Possible Research Topics

Here’s a quite incomplete list of some of the artists, intellectuals, political figures, and institutions important to the  life of New York City in the 1940s.   I’ve mainly listed below people or items that are not included already on the sylllabus.

Writers, Editors, and Critics

James Baldwin–leading figure of the new African-American aesthetes; along with Ralph Ellison responsible for reorienting main concerns and styles of African-American literature after the War; associated with anti-Communist “New York Intellectuals” in the ’40s

Daniel Bell–“New York Intellectual” with sociological bent, best known for The End of Ideology (1960), The Coming of Post-Industrial Society (1973) and The Cultural Contradictions of Capitalism (1976); gets his start as a young intellectual serving as managing editor of The New Leader in the 1940s

Saul Bellow–major postwar novelist; during early years of his career loosely affiliated with the “New York Intellectuals”

John Berryman–along with Robert Lowell and Elizabeth Bishop, a leader of the formalist poetics prominent in the U. S. after the War

Elizabeth Bishop–a leading voice of postwar poetry; published frequently in The New Yorker during the forties and after; college classmate at Vassar with Mary McCarthy

Walter Bernstein–Brooklyn-born war reporter and screenwriter.  During the war provided first-hand accounts of battle scenes to The New Yorker, later collected in classic Keep Your Head Down;  as associate of Robert Rossen became movie and television screenwriter;  a member of the Communist Party in his youth, he became a victim of the blacklist during the ’50s.

R.P. Blackmur–important formalist (“New”) critic; stationed at Princeton during the ’40s and after

Jane Bowles–avant-garde fiction writer; best known for Two Serious Ladies; married to Paul Bowles in unorthodox relationship/marriage of convenience treated in Paul Bowles’s largely autobiographical The Sheltering Sky

Kay Boyle–novelist, short-story writer, and, in the forties, foreign correspondent for The New Yorker; during the ’20s and ’30s was part of world of American expatriate avant-garde in Paris; returned to the U.S. during the ’40s and wrote several war-related novels.  A victim of the Red Scare, she is one of the few writers of the era who moved further to the left during the Cold War.

Kenneth Burke–leading literary critic, best known in ’30s and ’40s for his distrust of leftwing orthodoxy and his defense of artistic freedom and in later years for his sophisticated account of the pragmatics of literary communication; an important source of the prominent post-War view that societies are governed by the symbols and rituals highlighted in literature as much as by political and economic forces; a significant influence on post-War novelists, especially Ralph Ellison

Hortense Calisher–prolific and wide-ranging novelist and short-story writer whose career ran from the forties through the end of the century.  Her first work was published in The New Yorker in the forties, when she was one of the cohort of writers (including Cheever, Salinger, Shirley Jackson, and Peter Taylor) who expanded the magazine’s style of fiction.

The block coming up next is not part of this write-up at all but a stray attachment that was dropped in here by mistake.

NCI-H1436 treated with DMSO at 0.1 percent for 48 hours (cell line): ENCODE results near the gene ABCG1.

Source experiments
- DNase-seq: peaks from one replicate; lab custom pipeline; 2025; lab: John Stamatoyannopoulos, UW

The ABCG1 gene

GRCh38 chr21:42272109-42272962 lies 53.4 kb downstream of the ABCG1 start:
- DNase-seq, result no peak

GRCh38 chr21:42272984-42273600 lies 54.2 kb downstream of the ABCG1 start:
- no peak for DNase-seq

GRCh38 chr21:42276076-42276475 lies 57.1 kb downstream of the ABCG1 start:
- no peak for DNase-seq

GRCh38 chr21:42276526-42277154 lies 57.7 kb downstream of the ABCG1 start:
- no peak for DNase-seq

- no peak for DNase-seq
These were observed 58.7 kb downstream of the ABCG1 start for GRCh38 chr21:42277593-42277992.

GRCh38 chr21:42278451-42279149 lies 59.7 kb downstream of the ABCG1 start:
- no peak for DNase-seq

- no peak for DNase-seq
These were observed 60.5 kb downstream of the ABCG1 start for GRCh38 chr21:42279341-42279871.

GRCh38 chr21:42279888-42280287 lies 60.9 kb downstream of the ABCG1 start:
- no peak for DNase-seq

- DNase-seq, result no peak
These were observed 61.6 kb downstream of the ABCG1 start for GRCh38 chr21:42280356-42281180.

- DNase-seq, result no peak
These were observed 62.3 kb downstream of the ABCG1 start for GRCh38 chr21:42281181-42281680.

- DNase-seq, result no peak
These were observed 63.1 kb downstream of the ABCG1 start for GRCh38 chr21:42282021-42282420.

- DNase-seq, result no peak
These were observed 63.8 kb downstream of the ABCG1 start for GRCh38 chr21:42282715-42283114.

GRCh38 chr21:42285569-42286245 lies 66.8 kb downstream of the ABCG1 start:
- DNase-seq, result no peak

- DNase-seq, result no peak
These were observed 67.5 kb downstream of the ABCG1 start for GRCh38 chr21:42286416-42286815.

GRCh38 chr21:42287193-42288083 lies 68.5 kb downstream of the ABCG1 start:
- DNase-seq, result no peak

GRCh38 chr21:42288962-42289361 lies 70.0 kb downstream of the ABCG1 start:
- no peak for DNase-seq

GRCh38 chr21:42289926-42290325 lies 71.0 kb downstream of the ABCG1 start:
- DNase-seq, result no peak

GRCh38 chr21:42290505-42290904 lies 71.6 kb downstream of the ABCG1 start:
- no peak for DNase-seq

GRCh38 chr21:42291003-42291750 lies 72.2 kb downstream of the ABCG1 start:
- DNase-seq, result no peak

Truman Capote–after childhood in Louisiana and Alabama, where much of his early fiction is eventually set, lives in NYC and in late ’40s publishes many stories with prominent magazines of the day; with publication of his collection Other Voices, Other Rooms (1948) becomes a literary sensation

Whitaker Chambers — former member of the Communist Party turned ardent anti-Communist, Chambers becomes famous in 1948 when he testifies to U.S. Congress that Alger Hiss was a Soviet spy and then becomes, through the publication of his memoir Witness (1952), a major influence on anti-Communism and the emerging new right movement of anti-New Deal conservatives; during the 1940s, he is a critic and cultural editor at Time magazine where he plays an important role in shaping public tastes

John Cheever–in the 1940s, at the beginning of a career as short-story writer who will remake The New Yorker genre

Alice Childress–African-American playwright, asssociated with American Negro Theatre; best known for Florence and later A Hero Ain’t Nothin’ but a Sandwich

Elliot Cohen–influential editor of Commentary magazine, a seminal figure in the making of “The New York Intellectuals”

Norman Corwin–important radio writer and producer, a major influence on the development of radio drama and the leading exponent of the left-populist-patriotic style during the War

Norman Cousins–long-time editor of The Saturday Review; a prominent voice of middlebrow liberalism during 1940s and 1950s

David Daiches–prominent British literary critic who lived in the U.S. and published in NY during 40s and 50s

George Davis–legendary, highly ambitious fiction editor at Harper’s Bazaar and later Mademoiselle and raconteur and man-about-town; introduced highbrown European literature (Auden, Isherwood, Woolf) as well as young, sometimes avant-garde American writers (Jane Bowles, Ray Bradbury, Truman Capote, Carson McCullers, Flannery O’Connor) into American fashion magazines; maintained a renowned group home in Brooklyn Heights during the 1940s which he shared at various times with Auden, McCullers, Benjamin Britten, Richard and Ellen Wright, and the renowned burelesque artist Gypsy Rose Lee